The Tokenhouse lies moments from Bank station on Moorgate, London, and has been tailored to attract a broad cross-section of city workers. Designed by Harrison, it blends traditional pub features – brass lamps, tan leather banquettes and black and white pictures referencing the local area – with more contemporary elements, like exposed ducting and white tiling, which wouldn’t look out of place in a casual-dining restaurant.
Prices are comparable to the upper end of the branded restaurant sector. A sirloin steaks with chips and peppercorn sauce costs £25, fish and chips is £13 and the wine list tops out at £221 for a bottle of 2007 Chateau Lynch-Bages. The City venue is as suited for a quiet afternoon pint as it is for a quick business breakfast or celebratory lunch, and highlights just how far the sector has come in recent years as well as the blurring of the lines between pubs and restaurants.
“There wasn’t a particular ‘eureka moment’ when we realised food was the future,” says Jonathon Swaine, the managing director of The Tokenhouse’s owner, Fuller’s Inns, the pub-operating division of the famous West London brewer. “None of us really knew what the smoking ban would mean for pubs but in our business, it was largely positive. We started seeing new customers – namely women and families.”
The smoking ban coincided with the recession, a perfect storm that wasn’t at all kind to the wider pub trade but Fuller’s’ comparatively upmarket positioning and, by extension, pubs in lucrative areas (mostly London and its surrounding counties) saw it at least partially insulated. Food sales increased, but sales of traditional beer – much of it brewed by Fuller’s itself at its brewery in Chiswick, West London – plateaued.
The company invested heavily in its kitchens and food team and, since 2008, food sales within Fuller’s’ managed estate (the pubs run directly by the company) have doubled – mainly achieved by converting wet-led sites to food-led, a process that has, according to Swaine, been nearly always successful.
“You have to listen to your customers. The few times we’ve had problems, we’ve been able to correct the situation by talking to the regulars and making sure the offer is right for them. One of the great strengths of our businesses is that no two pubs are alike. Every one of our pubs has a different menu,” he says.
The Fuller’s estate comprises 386 pubs – 204 tenanted and leasehold pubs, and 182 managed outlets. For those not familiar with the inner workings of the pub trade, tenanted and leasehold pubs are usually owned by a brewery (like Fuller’s) or a pubco (such as Punch Taverns or Enterprise Inns) and run as independent businesses by licensees.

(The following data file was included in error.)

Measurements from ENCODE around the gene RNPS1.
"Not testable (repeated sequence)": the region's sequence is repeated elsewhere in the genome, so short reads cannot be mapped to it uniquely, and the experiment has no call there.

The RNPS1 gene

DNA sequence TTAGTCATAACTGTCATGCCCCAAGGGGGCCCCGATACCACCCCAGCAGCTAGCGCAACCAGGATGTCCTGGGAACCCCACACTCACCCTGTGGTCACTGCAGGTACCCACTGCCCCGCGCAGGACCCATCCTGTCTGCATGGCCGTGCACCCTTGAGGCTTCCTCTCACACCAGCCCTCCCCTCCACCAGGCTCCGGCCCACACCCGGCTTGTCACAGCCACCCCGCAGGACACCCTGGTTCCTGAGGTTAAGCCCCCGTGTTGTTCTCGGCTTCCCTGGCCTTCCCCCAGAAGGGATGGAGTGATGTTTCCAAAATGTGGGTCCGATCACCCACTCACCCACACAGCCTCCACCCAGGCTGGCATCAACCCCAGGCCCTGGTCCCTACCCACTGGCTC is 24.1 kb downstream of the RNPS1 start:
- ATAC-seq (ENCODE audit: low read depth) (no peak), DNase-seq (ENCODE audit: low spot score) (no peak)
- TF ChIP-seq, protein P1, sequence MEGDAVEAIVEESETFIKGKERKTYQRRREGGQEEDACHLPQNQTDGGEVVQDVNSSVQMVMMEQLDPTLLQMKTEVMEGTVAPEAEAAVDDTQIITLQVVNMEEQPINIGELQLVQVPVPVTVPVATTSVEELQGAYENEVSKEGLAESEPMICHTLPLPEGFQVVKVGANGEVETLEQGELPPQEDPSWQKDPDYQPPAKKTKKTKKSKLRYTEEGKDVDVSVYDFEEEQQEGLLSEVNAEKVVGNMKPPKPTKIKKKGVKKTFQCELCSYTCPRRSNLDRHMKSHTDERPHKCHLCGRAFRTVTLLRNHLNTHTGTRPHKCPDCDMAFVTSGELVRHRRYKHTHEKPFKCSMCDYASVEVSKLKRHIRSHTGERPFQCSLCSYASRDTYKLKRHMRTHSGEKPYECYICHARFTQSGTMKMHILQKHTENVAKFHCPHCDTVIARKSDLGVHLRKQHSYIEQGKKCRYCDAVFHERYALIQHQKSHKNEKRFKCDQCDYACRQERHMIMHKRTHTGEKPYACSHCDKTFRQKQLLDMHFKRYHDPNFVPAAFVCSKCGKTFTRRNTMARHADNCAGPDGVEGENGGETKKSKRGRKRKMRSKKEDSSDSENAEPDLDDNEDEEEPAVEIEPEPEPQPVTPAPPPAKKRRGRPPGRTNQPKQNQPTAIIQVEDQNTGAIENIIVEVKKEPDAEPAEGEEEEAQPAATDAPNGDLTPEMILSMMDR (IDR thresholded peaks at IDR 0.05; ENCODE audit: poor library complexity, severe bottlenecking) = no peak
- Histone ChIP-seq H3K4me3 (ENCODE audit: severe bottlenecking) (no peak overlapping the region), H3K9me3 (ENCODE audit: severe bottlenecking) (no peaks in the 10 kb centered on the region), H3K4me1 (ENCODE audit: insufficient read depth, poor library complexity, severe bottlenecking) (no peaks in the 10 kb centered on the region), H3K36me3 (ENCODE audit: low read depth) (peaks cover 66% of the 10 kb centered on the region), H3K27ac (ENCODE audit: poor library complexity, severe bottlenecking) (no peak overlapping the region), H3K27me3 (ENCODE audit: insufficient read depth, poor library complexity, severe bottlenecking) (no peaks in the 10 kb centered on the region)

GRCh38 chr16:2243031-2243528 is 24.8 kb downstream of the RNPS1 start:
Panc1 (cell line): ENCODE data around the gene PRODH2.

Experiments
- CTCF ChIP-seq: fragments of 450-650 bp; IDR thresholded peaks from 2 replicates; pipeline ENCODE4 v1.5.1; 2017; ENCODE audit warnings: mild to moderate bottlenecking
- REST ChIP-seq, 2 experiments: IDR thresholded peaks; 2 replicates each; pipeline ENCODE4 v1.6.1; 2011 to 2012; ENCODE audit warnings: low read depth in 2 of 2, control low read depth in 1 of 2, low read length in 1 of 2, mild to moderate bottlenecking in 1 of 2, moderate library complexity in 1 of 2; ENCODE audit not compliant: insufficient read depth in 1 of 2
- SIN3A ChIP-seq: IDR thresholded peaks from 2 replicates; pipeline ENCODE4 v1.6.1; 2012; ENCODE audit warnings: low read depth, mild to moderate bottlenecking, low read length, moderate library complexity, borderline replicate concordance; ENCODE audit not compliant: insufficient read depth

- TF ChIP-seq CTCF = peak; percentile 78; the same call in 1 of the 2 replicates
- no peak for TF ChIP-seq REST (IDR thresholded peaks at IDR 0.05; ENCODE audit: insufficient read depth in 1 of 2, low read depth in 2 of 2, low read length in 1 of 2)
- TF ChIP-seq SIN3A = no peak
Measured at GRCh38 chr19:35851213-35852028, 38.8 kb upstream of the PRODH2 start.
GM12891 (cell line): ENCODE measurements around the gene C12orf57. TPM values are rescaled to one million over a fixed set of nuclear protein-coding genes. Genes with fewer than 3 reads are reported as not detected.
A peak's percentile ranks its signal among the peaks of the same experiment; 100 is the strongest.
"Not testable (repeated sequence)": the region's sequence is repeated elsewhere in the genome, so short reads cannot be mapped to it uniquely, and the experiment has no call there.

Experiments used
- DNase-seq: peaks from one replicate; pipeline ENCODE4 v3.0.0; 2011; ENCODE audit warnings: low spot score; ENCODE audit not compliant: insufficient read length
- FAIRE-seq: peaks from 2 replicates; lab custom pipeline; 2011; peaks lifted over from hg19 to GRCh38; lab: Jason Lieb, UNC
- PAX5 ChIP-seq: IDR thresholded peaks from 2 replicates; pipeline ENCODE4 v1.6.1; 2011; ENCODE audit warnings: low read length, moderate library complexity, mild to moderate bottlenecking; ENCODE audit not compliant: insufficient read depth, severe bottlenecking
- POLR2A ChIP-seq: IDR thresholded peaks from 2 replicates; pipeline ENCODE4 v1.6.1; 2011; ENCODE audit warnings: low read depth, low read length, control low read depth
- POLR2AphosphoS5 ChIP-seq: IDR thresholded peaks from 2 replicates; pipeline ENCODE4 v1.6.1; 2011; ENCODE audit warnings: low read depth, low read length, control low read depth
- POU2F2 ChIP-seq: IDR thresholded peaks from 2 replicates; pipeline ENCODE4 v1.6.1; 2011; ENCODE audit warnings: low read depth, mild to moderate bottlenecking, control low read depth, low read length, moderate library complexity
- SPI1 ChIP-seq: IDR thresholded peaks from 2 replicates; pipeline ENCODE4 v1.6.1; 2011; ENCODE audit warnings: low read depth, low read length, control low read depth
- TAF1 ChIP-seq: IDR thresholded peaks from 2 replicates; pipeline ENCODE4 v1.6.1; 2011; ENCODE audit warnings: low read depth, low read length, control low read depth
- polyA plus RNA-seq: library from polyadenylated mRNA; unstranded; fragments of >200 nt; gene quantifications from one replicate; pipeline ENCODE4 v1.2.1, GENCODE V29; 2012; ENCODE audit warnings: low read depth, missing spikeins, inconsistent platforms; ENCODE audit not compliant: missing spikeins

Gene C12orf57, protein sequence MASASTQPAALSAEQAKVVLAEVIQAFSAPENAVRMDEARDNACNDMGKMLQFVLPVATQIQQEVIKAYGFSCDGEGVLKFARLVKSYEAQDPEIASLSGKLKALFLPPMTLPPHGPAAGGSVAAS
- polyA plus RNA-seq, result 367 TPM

The former typically requires less ingoing investment from the licensee than the latter. Both represent a relatively cheap way of getting into the hospitality business and pub lets are therefore an increasingly common route for chefs looking to strike out on their own. Managed pubs are run by managers, who work for a pub chain.
Last year, the pub landscape was shaken to its very core when MPs backed a new law that would effectively scrap the ‘beer tie’, which obliges licensees to buy drinks from their landlords at an inflated rate in return for lower rents.
These changes to the 400-year-old model have prompted Fuller’s to rethink its approach to letting out its pubs with no new leaseholds currently being offered.
Fuller’s tenanted and leasehold estate is varied, taking in everything from serious food pubs – including the Michelin-starred The Royal Oak Paley Street, in Berkshire – to spit-and-sawdust backstreet boozers, although Swaine says these wet-led community haunts now only make up a small part of the group.
The managed arm of Fuller’s is in good health. Late last year, it reported a 6.5 per cent increase in like-for-like sales across its managed pubs and hotels division, helped by a rise in like-for-like food sales of 7.7 per cent Profits were also up by 13 per cent.
But despite these positive numbers, and an upswing in the wider economy, Swaine says it’s still a tough trading environment. “We’re very aware of the intense competition in the eating-out space at the moment. But our premium positioning in the pub marketplace helps – it gives our business a clear focus. For well-invested, properly run pubs in good locations the future is bright. British people love great pubs.”
One of the biggest challenges for Swaine and Fuller’s Inns’ head of food Paul Dickinson is keeping pace with the restaurant sector, which tends to move more quickly from a trends perspective.
“It’s hard to keep up. But our secret weapon is that we offer variety. A lot of the hot new restaurant concepts have very tight offerings.
These specialist places also have a quick turnaround on tables. Our pubs have a great atmosphere and people feel they can linger, it’s a potent combination,” says Dickinson, who joined Fuller’s in early 2011 from Restaurant Associates, the fine-dining arm of contract caterer Compass, and cut his teeth under Marco Pierre White at The Oak Room. “One of the big lessons we have learned in recent
years is that we need to get food out quickly. We need to be on a par with the restaurant sector or we’ll lose business, particularly at lunchtimes.”
Unlike the majority of its peers, Fuller’s doesn’t really do brands. The closest it comes is Fuller’s Ale & Pie, a 16-strong outfit based mainly in central London with a focus on – you guessed it – real ale and freshly made pies, although each menu is slightly different. It shifts 4,500 to 5,000 pies a week.